Workgroup System Management. Dataless Clients. Software Package Distribution and Installation. SDU: A Network Software Distribution Model. Class-Based Software Installation. System-Administration Techniques. The Depot Tool: Automated Data Configuration. Performance Monitoring. Operating Environment Summary.



12. Data Sharing: Local Access and Global Visibility.


Presenting a Consistent Data Access Interface. Consistent Data Access with Automounter and AutoFS. Consistent Data Access with Microsoft Windows. Consistent Data Access with DCE DFS. Moving Data Without Rewriting the World. Mapping Different File System Types. User Profile Data and "Home" Environment. Workgroup Authentication Services. Controlling Access to Data. The Client System's View of the Data World. Data Sharing Summary.



13. The Application Environment: Enabling the User.


The User Desktop as an Integration Vehicle. The Desktop Look and Feel. Common Windowing Systems. Desktop Environments on Top of Windowing Systems. Using a Load-Balancing Service with the Desktop. Integrating Application Packages with the Desktop. Collaborative Tools on the Desktop. Application Environment Summary.



14. Enterprise Access: Gluing Workgroups Together.


Requirements for WAN Resource Sharing. Trust and Authentication Between Groups. WAN Data Encryption. Check-In, Check-Out Containers. WAN and Workgroup Summary.



15. Interoperability: Cooperation Within the Workgroup.


Client-Server Architectural Interoperability. Interoperability Within the Workgroup Functional Model. Levels of Workgroup Interoperability. The Network Infrastructure and Interoperation. Hardware Architecture and Interoperation. The Operating Environment and Interoperation. Data Sharing and Interoperation. The Application Environment and Interoperation. Unix-to-Unix... Interoperability. Levels of Unix-to-Unix Interoperability. Windows-to-Windows... Interoperability. Levels of Unix to Windows NT... Interoperability. Unix and Windows NT Network Infrastructure. Unix and Windows NT Hardware Architecture. Unix and Windows NT Operating Environment. System-Management Services. Unix and Windows NT Data Sharing. Interoperability Summary.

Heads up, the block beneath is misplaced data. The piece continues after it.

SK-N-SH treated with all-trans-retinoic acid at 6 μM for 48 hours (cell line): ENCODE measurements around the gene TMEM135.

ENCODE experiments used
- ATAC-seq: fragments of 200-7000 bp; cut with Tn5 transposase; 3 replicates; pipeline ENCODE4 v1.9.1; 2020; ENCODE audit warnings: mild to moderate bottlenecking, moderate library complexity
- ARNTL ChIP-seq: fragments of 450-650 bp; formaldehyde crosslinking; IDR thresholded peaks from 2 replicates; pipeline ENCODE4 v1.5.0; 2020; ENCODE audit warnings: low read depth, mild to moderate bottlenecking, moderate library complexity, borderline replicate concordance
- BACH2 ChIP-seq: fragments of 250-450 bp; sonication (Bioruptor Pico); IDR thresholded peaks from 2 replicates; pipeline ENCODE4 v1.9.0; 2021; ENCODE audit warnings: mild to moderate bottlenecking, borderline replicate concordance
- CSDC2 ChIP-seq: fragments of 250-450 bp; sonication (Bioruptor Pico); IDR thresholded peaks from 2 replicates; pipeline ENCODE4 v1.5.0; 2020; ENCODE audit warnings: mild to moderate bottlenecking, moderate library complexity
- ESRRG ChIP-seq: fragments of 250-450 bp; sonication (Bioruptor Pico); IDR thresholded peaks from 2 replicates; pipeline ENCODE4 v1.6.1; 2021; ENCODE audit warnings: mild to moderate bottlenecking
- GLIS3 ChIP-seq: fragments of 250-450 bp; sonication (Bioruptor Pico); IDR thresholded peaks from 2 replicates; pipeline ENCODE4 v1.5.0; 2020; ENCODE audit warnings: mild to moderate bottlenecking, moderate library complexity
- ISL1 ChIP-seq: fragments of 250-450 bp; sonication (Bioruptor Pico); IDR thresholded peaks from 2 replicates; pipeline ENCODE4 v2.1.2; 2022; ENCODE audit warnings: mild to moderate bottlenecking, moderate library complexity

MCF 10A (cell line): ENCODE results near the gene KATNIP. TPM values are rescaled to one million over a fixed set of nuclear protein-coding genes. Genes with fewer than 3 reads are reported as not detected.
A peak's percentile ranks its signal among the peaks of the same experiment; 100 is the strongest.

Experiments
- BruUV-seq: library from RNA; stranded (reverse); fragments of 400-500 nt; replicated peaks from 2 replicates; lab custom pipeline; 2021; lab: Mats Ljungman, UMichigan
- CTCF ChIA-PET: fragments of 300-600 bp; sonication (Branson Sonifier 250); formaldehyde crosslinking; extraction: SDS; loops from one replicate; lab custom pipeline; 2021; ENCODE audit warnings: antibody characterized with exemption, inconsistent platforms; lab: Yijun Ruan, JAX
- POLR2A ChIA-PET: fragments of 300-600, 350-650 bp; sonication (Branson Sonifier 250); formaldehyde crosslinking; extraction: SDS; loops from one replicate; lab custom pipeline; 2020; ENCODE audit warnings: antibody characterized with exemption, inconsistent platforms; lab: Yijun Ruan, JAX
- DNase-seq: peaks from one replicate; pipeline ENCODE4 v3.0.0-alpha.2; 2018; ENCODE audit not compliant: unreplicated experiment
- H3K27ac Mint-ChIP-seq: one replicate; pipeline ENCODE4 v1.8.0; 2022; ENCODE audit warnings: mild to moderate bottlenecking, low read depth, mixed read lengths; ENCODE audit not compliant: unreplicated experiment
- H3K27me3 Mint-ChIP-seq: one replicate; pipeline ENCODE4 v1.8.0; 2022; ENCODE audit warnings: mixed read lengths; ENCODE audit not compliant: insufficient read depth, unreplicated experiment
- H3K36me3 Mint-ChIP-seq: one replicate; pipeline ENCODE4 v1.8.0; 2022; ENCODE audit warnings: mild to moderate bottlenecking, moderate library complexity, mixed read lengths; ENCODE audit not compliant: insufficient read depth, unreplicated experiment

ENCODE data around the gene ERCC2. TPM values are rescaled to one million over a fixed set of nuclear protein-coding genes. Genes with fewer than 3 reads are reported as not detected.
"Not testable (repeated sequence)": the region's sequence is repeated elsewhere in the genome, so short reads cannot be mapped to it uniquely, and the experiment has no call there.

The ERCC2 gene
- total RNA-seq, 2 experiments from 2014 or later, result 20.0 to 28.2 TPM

16. Case Study: Workgroup Design for Power Users-AORTA.


AORTA Introduction. The AORTA Workgroup Environment. AORTA Network Infrastructure. AORTA Hardware Architecture. AORTA Operating Environment. AORTA Data Sharing. AORTA Application Environment. AORTA Environment Summary.



17. Case Study: Design, Redesign, and Evolution-The RAPTOR Project.


The Initial HP SPOKANE Environment. Elements of the RAPTOR Project Organization. RAPTOR Network Infrastructure. RAPTOR Hardware Architecture. RAPTOR Operating Environment. RAPTOR Data Sharing. RAPTOR Application Environment. RAPTOR Project Results.



18. Afterword: What Is Next in Workgroup Architecture?


Workgroups Trends for the Future. A Future Workgroup Picture.



Appendix A. A Simple Model for Managing Change in Your Environment.


Observations About Change and the Migration Process. A Five-Step Migration Methodology. Mental Models of Change. Managing Change in Your Environment Summary.



Appendix B. Network Data Flow Analysis for NFS Workgroups.


NFS and the SPEC_SFS Benchmarks. The SPEC_SFS Benchmark Details. The SPEC_SFS1 Benchmark and NFS IOPS. Data Flow Analysis Methodology. Examples of Problem NFS Configurations. Why Does My NFS Server Only Support Half of My Clients? An Example for a Large Environment. "Houston, We Have a Problem". Think Inside the Box NFS Data Flow Analysis Summary.



Appendix C. Workgroup Environmental-Assessment Methodology.


Extending the Workgroup Functional Model. People and Responsibilities. Process and Action. The Environmental-Assessment Methodology. Environmental-Assessment Summary.



Appendix D. Workgroup Design Icons.


Acronyms and Abbreviations.


Bibliography.


Index.
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About Robert W. Lucke

Robert Lucke is Senior Technical Consultant for Hewlett-Packard's Technical Desktop division, and a member of the Technical Consulting Team, which works with HP's top 62 technical customers worldwide. His current specialties include software development, system and application performance tuning, heterogeneous interoperability, computing architectures, and large-scale system administration.